Tom Cruise has enjoyed a long stretch of movie star success thanks to his action hero persona; however, in American Made, the international superstar leaves his usual trademark behind to step back into some actual character acting, and the result is a darkly funny crime story romp in which Cruise shines.
The film follows the real-life story of Barry Seal (Cruise), a pilot prodigy stuck in a boring job doing TWA commercial flights in the late '70s. Life changes dramatically when Barry is approached by a CIA agent named Schafer (Domhnall Gleeson), who recruits Barry for covert recon fly overs in various South American countries. When Barry shows talent for the work, he graduates to doing pickups of intel from Manuel Noriega and Panama, which then bring him to the attention of Pablo Escobar and the infamous Medellin Cartel.
Before long, Barry is working every possible side of the fence, flying drugs, guns, and even guerrilla soldiers back and forth between North and South America. It's an exciting and lucrative operation at first - but like most great American crime stories, the ride starts to get turbulent. As Barry tries to glide through high-stakes espionage he never bargained for, the threat of crashing and burning gets bigger and bigger by the day.
Cruise reunites with his Edge of Tomorrow director Doug Liman for a biopic that is less high-concept blockbuster and more 'larger-than-life' absurdist comedy that just so happens to be based on real historical events. Comedic crime films are a sub-genre that's become more popular in recent years, and American Made can definitely be compared to films like Pain and Gain or War Dogs in its embrace of a half-funny, half-sad, tone about just how unscrupulous and corrupt the "American Dream" can become.
(Tom Cruise stars in American Made)
Liman is restrained in his directorial style, both literally and figuratively. Scenes of airplane flights often keep the camera angles in very tight close up, with Liman relying on Cruise's famous face and charisma to carry the scene — a challenge Cruise definitely rises to. Liman extends that trust in his cast to most scenes in the film, letting the actors find the rhythm and tone of the conversations and interactions between the principal characters. It works out well, giving the film a playfully dynamic energy in its still moments, while scenes of aerial flights and chases are all well shot and exciting, with many gorgeous bird's eye views of exotic coastal and South American locales.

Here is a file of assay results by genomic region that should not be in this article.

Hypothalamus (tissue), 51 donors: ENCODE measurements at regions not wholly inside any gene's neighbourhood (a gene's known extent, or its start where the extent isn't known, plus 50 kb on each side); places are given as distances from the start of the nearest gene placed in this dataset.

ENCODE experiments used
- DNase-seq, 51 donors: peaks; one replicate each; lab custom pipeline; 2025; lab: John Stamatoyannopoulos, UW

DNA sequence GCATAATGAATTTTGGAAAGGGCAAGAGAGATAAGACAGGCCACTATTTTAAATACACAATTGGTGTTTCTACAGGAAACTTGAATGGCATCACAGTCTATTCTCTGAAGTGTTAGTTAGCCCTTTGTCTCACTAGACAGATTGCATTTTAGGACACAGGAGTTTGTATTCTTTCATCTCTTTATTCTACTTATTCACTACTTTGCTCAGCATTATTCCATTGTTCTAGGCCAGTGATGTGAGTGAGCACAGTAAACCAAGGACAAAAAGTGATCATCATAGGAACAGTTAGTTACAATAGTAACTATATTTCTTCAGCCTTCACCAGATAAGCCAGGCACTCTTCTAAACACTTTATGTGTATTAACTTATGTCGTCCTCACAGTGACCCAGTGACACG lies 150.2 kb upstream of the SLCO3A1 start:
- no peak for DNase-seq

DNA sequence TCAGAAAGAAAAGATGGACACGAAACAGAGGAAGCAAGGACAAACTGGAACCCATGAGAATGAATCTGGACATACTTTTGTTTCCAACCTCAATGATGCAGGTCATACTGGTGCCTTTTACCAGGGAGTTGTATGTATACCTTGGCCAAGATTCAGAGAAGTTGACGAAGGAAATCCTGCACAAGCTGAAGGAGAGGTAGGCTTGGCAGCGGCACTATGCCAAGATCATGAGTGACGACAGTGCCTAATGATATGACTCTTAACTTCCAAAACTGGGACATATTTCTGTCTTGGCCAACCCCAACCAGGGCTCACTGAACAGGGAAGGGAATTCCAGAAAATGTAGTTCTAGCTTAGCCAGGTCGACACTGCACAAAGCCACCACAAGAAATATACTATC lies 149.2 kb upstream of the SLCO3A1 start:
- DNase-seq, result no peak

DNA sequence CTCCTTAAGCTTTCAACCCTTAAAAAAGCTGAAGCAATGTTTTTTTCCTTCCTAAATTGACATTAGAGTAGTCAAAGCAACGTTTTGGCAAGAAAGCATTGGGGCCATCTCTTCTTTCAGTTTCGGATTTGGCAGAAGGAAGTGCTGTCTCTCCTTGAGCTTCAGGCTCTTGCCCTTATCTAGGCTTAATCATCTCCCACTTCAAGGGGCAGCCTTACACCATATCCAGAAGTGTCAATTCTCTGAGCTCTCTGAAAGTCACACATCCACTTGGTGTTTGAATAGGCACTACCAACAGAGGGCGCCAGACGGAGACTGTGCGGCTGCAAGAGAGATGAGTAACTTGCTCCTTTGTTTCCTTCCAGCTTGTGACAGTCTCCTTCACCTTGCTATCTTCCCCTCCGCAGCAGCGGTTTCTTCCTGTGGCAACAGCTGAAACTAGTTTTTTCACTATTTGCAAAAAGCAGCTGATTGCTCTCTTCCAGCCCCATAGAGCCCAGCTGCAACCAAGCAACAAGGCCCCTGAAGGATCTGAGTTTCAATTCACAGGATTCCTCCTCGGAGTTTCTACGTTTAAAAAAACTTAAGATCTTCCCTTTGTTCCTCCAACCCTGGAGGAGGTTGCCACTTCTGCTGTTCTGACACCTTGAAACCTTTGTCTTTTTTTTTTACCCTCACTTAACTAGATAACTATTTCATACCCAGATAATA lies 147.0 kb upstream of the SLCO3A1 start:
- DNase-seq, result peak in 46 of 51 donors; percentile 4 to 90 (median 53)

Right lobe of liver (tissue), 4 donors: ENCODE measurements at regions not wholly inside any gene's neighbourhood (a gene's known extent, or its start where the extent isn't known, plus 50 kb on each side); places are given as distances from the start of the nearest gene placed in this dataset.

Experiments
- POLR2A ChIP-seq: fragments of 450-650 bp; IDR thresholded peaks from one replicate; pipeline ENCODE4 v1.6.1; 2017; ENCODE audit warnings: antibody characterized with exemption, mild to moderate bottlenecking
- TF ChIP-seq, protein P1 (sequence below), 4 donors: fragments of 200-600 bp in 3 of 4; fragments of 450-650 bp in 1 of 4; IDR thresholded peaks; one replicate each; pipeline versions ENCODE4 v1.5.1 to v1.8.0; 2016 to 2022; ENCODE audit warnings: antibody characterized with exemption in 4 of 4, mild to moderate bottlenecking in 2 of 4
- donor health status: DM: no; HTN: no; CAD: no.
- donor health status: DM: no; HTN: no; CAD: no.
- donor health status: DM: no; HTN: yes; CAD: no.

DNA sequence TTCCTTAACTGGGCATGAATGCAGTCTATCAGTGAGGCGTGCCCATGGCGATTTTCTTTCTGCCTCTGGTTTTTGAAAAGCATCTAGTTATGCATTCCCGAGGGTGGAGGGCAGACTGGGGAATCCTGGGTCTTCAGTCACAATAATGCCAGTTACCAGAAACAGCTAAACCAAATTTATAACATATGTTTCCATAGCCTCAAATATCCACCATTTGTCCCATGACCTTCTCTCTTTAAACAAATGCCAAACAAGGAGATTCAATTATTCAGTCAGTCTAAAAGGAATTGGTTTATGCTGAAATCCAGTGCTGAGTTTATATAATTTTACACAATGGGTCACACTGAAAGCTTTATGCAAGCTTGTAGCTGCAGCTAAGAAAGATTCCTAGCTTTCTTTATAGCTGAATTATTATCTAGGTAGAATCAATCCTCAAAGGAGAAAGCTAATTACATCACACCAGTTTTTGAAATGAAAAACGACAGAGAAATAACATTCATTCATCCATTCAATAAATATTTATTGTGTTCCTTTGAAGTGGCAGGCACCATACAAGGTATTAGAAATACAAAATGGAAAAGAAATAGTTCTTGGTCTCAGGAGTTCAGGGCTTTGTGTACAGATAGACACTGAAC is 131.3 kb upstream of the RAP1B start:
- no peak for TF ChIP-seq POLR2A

A talented supporting cast never lets the "Cruise Charisma" outshine them. Sarah Wright (Walk of Shame) and Domhnall Gleeson (Ex-Machina) both hold their own as Barry's peppery wife Sarah, and his boyishly shady CIA handler Schafer (respectively). As for Cruise himself: this is probably the best acting we seen from him since Michael Mann's Collateral back in 2004, and American Made will be a breath of fresh air to those who are usually avoid the prospect of "watching Tom Cruise play Tom Cruise."
Like most biopics, American Made can't wrangle in all of the many threads that make up a life. The film definitely loses focus at points, investing screen time in side characters (mostly law enforcement) who never end up mattering all that much, when that time could have been better spent delving deeper into Barry himself. However, the lack of depth and gravitas in writer Gary Spinelli's script is covered up by the actors' wit and charisma, making for good (if only superficial) biopic entertainment.
While American Made is definitely a good time at the movies, it's not the sort of event film that absolutely requires theatrical viewing. However, if you're on the fence about whether this is the sort of flight you want to take with Cruise, don't worry: it's a fun ride.
American Made is now playing in theaters. It is 1 hour 55 minutes long, and is Rated R for language throughout and some sexuality/nudity.